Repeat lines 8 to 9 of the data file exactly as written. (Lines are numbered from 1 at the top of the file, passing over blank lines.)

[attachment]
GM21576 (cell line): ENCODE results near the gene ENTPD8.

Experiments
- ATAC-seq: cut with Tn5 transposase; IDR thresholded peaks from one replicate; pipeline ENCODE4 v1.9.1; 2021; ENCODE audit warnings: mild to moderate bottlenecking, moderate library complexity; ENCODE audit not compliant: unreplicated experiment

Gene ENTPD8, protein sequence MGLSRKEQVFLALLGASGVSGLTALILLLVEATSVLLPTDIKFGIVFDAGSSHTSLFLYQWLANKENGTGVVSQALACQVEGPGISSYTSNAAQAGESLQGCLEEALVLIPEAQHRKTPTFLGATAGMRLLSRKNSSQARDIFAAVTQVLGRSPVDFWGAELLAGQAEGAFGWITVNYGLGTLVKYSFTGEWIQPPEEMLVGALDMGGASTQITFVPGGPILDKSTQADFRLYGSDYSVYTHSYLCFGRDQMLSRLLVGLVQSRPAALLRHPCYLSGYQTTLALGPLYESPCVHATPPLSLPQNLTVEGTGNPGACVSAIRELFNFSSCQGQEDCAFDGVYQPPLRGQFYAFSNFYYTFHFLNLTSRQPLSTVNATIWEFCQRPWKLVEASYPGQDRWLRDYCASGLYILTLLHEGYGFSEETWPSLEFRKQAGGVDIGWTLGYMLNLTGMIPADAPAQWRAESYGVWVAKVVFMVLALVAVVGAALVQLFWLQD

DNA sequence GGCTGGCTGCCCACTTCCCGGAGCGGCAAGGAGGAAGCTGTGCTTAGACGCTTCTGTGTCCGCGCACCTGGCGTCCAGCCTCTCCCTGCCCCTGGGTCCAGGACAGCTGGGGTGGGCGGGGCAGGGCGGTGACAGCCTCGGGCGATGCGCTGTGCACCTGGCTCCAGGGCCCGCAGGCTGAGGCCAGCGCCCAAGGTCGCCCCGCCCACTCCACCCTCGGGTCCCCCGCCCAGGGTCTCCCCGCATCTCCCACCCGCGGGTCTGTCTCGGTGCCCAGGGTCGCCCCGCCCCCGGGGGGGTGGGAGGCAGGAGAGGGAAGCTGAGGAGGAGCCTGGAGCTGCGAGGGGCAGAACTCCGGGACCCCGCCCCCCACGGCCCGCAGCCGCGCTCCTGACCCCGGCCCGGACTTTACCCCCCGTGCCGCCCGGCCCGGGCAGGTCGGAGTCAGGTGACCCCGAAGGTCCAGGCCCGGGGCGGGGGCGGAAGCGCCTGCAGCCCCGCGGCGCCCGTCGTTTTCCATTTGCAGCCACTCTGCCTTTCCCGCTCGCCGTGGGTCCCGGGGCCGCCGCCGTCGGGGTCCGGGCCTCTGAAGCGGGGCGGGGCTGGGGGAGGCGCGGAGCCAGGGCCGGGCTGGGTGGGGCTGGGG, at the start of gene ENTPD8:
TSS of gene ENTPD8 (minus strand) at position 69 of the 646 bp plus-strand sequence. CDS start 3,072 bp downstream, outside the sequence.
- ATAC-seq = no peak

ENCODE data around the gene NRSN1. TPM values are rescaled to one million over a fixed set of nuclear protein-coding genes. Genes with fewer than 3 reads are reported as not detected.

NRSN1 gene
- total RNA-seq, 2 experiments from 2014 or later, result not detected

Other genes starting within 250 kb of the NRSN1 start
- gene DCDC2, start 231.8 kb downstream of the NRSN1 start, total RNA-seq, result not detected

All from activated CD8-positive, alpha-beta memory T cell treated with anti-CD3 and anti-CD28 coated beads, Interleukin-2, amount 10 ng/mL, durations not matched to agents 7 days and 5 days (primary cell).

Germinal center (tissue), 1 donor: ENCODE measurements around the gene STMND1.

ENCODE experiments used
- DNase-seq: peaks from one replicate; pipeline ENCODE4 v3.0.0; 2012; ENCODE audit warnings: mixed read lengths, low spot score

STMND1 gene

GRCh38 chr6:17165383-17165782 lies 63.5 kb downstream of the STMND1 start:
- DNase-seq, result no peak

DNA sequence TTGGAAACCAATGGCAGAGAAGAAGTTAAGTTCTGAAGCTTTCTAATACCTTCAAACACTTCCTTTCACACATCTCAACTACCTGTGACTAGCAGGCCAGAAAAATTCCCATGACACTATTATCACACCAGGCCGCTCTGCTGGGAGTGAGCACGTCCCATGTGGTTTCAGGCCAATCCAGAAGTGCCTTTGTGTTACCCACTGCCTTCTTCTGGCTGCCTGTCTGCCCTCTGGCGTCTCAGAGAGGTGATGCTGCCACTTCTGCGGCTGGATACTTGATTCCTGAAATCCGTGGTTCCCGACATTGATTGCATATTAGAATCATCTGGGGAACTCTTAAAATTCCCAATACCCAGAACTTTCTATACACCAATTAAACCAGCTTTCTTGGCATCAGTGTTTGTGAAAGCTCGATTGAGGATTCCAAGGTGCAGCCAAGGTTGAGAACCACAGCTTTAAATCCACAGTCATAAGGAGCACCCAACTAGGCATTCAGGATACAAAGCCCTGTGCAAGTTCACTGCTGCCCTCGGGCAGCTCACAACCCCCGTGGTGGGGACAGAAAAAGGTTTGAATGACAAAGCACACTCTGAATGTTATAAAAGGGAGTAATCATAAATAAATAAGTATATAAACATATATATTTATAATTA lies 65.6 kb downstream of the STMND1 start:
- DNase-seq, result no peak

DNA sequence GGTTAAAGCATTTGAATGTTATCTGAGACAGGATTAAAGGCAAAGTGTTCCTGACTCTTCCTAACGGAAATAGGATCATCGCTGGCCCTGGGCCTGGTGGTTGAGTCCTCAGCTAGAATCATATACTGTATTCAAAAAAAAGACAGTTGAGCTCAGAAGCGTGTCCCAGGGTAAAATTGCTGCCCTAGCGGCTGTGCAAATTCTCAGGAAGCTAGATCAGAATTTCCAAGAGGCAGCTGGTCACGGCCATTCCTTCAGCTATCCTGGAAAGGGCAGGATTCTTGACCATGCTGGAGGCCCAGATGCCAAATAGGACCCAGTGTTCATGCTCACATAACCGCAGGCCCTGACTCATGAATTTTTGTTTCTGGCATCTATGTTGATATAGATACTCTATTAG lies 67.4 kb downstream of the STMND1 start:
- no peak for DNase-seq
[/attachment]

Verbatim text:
ENCODE data around the gene NRSN1. TPM values are rescaled to one million over a fixed set of nuclear protein-coding genes. Genes with fewer than 3 reads are reported as not detected.

NRSN1 gene